You can argue with many people about the qualities of film actresses. Only one thing everyone agrees on: Cate Blanchett. No one will question her superior prowess, whether it's the role of a lesbian lover in Todd Haynes, a run-down high-society woman in Woody Allen, an underworld goddess in the fantasy fairy tale "Thor" or the elven queen Galadriel in the realm of the "Lord of the Rings".
Feuilletonkorrespondent in Berlin.
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Since she became internationally known as the Virgin Tudor Queen Elizabeth in Shekhar Kapur's 1998 costume film, Cate Blanchett has dominated the screen in every one of her performances. What is astonishing is that she never followed the demands of the film industry when it came to the pace and direction of her career. When it came down to it, she always followed her own head. After her first career peak in the noughties, when she was seen as Katharine Hepburn in "The Aviator", as a KGB agent in "Indiana Jones" and in her signature role in the sequel to the "Elisabeth" film, she withdrew for a while to her Australian homeland to lead a theater troupe with her husband before she triumphantly returned to the cinema with Woody Allen's "Blue Jasmine".
Distance between professional and private existence
For every studio production she appears in, there is at least one project such as "Stateless", a miniseries that tells of the conditions in a refugee camp in Australia. Even "Tár", the film shot mostly in Berlin, with which she was nominated for an Oscar for the eighth time, is anything but a mainstream product.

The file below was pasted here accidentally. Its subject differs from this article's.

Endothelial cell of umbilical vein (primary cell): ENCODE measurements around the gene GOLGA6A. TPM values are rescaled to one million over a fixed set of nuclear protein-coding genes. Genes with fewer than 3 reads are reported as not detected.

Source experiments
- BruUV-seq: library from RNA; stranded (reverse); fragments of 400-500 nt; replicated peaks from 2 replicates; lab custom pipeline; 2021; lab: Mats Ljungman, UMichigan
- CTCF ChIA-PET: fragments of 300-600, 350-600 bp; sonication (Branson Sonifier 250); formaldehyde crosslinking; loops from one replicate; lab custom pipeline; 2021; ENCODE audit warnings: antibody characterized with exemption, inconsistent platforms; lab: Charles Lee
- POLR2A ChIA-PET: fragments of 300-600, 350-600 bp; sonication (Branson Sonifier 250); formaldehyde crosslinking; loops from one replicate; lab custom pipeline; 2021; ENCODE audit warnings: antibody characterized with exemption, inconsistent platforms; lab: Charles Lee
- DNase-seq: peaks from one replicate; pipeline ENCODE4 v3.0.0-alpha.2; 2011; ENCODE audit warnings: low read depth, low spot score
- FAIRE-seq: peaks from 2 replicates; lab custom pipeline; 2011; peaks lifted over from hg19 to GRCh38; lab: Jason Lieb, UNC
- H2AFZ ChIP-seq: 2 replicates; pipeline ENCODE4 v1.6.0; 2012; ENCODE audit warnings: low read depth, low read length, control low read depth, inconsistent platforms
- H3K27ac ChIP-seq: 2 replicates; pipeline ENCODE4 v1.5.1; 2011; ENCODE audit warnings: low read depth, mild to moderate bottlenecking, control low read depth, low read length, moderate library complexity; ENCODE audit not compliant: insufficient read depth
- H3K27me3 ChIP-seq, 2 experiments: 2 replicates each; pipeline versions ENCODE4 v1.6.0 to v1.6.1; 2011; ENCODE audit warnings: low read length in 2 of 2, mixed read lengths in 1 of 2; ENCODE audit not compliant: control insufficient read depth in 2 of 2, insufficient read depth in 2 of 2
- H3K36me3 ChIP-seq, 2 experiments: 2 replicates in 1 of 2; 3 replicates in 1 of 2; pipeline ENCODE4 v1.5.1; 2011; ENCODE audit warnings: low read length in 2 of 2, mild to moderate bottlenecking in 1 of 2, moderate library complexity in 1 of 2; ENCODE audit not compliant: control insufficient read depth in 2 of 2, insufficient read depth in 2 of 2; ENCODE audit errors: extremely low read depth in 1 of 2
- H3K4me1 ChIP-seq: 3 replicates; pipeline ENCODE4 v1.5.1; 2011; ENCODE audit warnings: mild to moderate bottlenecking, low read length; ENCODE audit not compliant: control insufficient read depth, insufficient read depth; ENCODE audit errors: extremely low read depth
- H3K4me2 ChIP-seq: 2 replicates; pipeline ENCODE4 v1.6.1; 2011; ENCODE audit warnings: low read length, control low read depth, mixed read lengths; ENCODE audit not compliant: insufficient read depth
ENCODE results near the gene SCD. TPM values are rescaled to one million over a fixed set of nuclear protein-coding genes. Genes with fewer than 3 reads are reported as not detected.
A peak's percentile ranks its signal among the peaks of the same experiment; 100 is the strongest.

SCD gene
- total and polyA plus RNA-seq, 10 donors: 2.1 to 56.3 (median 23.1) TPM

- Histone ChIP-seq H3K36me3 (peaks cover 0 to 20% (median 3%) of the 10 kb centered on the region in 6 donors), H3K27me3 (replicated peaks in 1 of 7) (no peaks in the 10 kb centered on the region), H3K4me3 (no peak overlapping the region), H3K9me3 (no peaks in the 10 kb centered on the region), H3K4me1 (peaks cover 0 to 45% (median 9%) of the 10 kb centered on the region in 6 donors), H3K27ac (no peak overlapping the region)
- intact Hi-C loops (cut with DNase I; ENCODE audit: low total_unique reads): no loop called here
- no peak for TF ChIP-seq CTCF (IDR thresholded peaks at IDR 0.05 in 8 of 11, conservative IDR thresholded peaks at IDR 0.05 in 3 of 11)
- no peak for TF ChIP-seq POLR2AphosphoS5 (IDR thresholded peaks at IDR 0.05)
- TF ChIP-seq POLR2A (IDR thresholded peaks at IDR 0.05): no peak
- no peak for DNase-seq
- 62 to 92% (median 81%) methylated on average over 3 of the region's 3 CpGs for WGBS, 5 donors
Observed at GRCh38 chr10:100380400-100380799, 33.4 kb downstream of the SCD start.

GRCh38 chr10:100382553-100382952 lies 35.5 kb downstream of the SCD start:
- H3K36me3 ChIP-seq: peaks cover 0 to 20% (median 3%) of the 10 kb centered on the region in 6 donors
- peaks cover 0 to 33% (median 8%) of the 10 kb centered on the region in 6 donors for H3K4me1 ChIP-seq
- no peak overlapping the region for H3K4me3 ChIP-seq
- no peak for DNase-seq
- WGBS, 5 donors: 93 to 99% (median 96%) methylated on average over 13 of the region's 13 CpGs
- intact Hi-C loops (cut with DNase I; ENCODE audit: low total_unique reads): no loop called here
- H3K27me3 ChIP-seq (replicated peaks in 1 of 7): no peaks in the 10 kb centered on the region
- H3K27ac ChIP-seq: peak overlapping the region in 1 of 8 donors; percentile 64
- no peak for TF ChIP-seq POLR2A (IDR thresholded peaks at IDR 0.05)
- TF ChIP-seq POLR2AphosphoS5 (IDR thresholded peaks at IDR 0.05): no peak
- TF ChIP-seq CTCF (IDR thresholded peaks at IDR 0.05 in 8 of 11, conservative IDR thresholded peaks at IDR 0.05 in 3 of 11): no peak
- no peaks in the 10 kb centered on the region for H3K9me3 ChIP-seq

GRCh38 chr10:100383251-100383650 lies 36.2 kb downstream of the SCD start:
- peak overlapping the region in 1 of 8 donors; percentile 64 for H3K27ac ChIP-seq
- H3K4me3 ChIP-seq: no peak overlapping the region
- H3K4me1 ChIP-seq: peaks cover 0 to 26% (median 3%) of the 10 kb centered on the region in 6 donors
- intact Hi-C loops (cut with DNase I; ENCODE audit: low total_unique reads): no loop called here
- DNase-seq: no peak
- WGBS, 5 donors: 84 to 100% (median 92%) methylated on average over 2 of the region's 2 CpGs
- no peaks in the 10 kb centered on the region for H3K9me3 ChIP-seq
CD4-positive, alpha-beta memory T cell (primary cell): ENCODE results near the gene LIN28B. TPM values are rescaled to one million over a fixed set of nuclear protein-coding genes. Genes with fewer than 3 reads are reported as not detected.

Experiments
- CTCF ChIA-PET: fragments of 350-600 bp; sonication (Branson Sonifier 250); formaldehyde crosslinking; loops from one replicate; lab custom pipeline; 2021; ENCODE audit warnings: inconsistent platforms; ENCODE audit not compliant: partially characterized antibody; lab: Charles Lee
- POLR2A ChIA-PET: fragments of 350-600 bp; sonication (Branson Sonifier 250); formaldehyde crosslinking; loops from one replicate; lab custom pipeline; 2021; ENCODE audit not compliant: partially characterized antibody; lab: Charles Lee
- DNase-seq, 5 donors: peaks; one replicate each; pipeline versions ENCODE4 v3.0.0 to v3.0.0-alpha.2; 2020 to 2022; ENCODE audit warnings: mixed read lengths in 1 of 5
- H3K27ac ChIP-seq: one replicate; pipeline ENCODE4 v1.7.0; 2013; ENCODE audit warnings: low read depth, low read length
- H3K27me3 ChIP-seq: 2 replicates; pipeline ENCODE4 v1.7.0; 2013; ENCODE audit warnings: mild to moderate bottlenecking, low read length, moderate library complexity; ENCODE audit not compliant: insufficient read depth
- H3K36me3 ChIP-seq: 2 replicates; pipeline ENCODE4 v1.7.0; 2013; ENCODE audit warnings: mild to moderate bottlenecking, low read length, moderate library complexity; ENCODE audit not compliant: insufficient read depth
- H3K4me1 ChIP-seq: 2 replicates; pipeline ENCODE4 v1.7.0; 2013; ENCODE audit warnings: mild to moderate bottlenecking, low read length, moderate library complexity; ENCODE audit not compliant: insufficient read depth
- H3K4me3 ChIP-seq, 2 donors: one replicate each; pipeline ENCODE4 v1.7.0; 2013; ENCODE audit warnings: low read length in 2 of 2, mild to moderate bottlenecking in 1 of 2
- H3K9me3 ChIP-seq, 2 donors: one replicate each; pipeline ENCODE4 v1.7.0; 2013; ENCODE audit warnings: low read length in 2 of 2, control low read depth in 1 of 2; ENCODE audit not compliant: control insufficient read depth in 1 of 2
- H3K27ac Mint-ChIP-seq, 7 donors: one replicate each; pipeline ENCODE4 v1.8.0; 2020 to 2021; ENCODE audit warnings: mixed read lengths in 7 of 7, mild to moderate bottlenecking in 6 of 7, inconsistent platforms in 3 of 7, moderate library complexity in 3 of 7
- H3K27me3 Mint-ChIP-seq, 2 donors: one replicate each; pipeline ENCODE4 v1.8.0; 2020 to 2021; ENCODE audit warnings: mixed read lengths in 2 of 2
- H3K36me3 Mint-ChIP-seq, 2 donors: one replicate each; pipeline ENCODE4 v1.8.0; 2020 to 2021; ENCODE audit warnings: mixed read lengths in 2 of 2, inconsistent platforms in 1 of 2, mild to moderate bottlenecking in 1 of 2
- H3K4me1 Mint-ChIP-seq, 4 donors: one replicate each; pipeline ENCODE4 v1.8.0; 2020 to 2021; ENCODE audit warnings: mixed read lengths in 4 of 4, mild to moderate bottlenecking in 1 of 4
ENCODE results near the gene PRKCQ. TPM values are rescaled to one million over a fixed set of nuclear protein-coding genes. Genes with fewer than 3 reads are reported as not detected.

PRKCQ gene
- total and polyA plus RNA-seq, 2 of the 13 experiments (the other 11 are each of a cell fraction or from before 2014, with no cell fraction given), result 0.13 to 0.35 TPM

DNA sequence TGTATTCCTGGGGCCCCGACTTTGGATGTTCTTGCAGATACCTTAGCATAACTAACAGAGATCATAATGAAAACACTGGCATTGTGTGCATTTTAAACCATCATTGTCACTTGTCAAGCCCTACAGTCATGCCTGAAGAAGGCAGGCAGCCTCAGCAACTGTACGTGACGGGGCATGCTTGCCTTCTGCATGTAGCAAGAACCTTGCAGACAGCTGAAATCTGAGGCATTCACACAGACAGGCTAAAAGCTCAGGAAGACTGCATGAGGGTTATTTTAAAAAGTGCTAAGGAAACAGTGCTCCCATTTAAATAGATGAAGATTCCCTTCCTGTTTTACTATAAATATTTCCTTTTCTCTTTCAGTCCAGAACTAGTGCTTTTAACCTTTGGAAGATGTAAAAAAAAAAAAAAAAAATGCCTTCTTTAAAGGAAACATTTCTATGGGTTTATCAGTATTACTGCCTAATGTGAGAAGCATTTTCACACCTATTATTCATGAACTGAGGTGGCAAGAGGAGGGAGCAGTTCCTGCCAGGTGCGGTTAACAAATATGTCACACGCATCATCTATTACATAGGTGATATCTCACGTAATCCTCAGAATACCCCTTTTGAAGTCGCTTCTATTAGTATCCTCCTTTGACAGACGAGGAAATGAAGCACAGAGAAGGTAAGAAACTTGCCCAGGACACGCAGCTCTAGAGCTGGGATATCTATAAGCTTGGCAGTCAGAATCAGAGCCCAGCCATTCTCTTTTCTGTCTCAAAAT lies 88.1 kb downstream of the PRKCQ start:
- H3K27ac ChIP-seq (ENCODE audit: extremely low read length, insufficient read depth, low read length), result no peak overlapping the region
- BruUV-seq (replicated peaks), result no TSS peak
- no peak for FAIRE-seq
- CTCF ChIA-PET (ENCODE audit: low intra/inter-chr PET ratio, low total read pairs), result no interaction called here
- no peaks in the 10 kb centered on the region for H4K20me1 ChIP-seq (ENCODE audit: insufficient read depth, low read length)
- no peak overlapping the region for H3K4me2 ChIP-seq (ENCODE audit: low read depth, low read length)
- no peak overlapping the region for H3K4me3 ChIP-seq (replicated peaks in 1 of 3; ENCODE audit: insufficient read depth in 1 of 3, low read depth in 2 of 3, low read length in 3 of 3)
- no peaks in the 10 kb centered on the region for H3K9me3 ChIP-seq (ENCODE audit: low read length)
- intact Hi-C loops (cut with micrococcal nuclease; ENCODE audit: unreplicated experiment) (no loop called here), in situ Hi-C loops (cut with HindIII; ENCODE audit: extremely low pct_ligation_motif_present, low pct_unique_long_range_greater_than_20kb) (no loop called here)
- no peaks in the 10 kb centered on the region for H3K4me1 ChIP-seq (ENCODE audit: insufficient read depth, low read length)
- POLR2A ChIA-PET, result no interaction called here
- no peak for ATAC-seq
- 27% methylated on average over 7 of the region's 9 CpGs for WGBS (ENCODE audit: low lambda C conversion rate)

In "Tár", directed by Todd Field, the 53-year-old Blanchett plays a brilliant and domineering conductor who throws more and more sticks between her legs through her own ruthless behavior until she finally stumbles over them. What Lydia Tár can't manage in her life, her actress has organized all the better for herself: the distance between professional and private existence. Since 1997, Blanchett has been married to Australian author and playwright Andrew Upton, with whom she has three children of her own and one adopted child. Her family hardly ever appears in the gossip press. For this, their commitment to climate protection and humanitarian initiatives is also recognized outside the cultural section.
So if Cate Blanchett wins another Academy Award for Best Actress at the next Oscars on March 12 – her second in this category and her third overall – then no one will be able to see this award as a bow to the zeitgeist. It is quite simply the prize for the currently best film actress of her generation. May she play many more unforgettable movie roles like in "Tár".